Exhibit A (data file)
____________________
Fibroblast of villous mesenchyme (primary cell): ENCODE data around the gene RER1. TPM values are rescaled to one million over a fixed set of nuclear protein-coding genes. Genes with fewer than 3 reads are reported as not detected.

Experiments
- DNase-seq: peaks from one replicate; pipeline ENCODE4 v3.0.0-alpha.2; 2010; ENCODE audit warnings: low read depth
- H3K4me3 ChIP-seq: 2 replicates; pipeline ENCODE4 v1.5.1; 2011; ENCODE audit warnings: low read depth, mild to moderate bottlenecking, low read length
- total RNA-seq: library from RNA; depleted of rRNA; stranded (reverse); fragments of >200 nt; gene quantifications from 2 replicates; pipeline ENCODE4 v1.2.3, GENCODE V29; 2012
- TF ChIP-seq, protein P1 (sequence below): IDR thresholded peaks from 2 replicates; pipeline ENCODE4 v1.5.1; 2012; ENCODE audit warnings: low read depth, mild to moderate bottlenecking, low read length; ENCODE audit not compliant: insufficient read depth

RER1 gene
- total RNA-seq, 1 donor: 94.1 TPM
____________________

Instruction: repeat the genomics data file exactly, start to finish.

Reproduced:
Fibroblast of villous mesenchyme (primary cell): ENCODE data around the gene RER1. TPM values are rescaled to one million over a fixed set of nuclear protein-coding genes. Genes with fewer than 3 reads are reported as not detected.

Experiments
- DNase-seq: peaks from one replicate; pipeline ENCODE4 v3.0.0-alpha.2; 2010; ENCODE audit warnings: low read depth
- H3K4me3 ChIP-seq: 2 replicates; pipeline ENCODE4 v1.5.1; 2011; ENCODE audit warnings: low read depth, mild to moderate bottlenecking, low read length
- total RNA-seq: library from RNA; depleted of rRNA; stranded (reverse); fragments of >200 nt; gene quantifications from 2 replicates; pipeline ENCODE4 v1.2.3, GENCODE V29; 2012
- TF ChIP-seq, protein P1 (sequence below): IDR thresholded peaks from 2 replicates; pipeline ENCODE4 v1.5.1; 2012; ENCODE audit warnings: low read depth, mild to moderate bottlenecking, low read length; ENCODE audit not compliant: insufficient read depth

RER1 gene
- total RNA-seq, 1 donor: 94.1 TPM